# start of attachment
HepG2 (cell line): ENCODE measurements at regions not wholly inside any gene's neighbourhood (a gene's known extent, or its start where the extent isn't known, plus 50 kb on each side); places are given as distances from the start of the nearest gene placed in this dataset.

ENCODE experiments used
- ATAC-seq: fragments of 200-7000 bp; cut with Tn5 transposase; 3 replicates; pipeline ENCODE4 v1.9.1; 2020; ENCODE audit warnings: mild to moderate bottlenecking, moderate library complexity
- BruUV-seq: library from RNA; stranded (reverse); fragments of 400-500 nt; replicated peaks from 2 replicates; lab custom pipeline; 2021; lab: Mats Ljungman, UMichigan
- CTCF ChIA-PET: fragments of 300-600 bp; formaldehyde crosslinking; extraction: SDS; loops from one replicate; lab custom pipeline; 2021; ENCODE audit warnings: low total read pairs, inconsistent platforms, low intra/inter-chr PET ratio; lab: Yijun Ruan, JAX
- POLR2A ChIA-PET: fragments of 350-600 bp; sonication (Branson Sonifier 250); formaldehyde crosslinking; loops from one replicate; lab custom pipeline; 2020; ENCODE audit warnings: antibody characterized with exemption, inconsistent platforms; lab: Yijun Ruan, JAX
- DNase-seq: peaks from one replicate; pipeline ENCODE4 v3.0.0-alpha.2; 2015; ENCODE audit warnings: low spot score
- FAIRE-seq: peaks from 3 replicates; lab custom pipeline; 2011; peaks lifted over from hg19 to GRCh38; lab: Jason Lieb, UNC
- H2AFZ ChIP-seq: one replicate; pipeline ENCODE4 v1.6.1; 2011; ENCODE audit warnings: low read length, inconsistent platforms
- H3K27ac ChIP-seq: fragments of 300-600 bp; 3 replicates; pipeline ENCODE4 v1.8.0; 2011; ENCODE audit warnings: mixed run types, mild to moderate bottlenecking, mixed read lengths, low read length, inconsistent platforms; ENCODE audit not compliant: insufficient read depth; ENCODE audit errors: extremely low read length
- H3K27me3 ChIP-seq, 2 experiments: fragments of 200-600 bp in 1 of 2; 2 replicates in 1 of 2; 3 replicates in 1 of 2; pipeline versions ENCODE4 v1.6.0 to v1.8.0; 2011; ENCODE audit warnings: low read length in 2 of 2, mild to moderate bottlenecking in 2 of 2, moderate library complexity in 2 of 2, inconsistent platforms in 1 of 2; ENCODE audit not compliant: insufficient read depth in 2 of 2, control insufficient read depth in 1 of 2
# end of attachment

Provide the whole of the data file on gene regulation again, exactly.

HepG2 (cell line): ENCODE measurements at regions not wholly inside any gene's neighbourhood (a gene's known extent, or its start where the extent isn't known, plus 50 kb on each side); places are given as distances from the start of the nearest gene placed in this dataset.

ENCODE experiments used
- ATAC-seq: fragments of 200-7000 bp; cut with Tn5 transposase; 3 replicates; pipeline ENCODE4 v1.9.1; 2020; ENCODE audit warnings: mild to moderate bottlenecking, moderate library complexity
- BruUV-seq: library from RNA; stranded (reverse); fragments of 400-500 nt; replicated peaks from 2 replicates; lab custom pipeline; 2021; lab: Mats Ljungman, UMichigan
- CTCF ChIA-PET: fragments of 300-600 bp; formaldehyde crosslinking; extraction: SDS; loops from one replicate; lab custom pipeline; 2021; ENCODE audit warnings: low total read pairs, inconsistent platforms, low intra/inter-chr PET ratio; lab: Yijun Ruan, JAX
- POLR2A ChIA-PET: fragments of 350-600 bp; sonication (Branson Sonifier 250); formaldehyde crosslinking; loops from one replicate; lab custom pipeline; 2020; ENCODE audit warnings: antibody characterized with exemption, inconsistent platforms; lab: Yijun Ruan, JAX
- DNase-seq: peaks from one replicate; pipeline ENCODE4 v3.0.0-alpha.2; 2015; ENCODE audit warnings: low spot score
- FAIRE-seq: peaks from 3 replicates; lab custom pipeline; 2011; peaks lifted over from hg19 to GRCh38; lab: Jason Lieb, UNC
- H2AFZ ChIP-seq: one replicate; pipeline ENCODE4 v1.6.1; 2011; ENCODE audit warnings: low read length, inconsistent platforms
- H3K27ac ChIP-seq: fragments of 300-600 bp; 3 replicates; pipeline ENCODE4 v1.8.0; 2011; ENCODE audit warnings: mixed run types, mild to moderate bottlenecking, mixed read lengths, low read length, inconsistent platforms; ENCODE audit not compliant: insufficient read depth; ENCODE audit errors: extremely low read length
- H3K27me3 ChIP-seq, 2 experiments: fragments of 200-600 bp in 1 of 2; 2 replicates in 1 of 2; 3 replicates in 1 of 2; pipeline versions ENCODE4 v1.6.0 to v1.8.0; 2011; ENCODE audit warnings: low read length in 2 of 2, mild to moderate bottlenecking in 2 of 2, moderate library complexity in 2 of 2, inconsistent platforms in 1 of 2; ENCODE audit not compliant: insufficient read depth in 2 of 2, control insufficient read depth in 1 of 2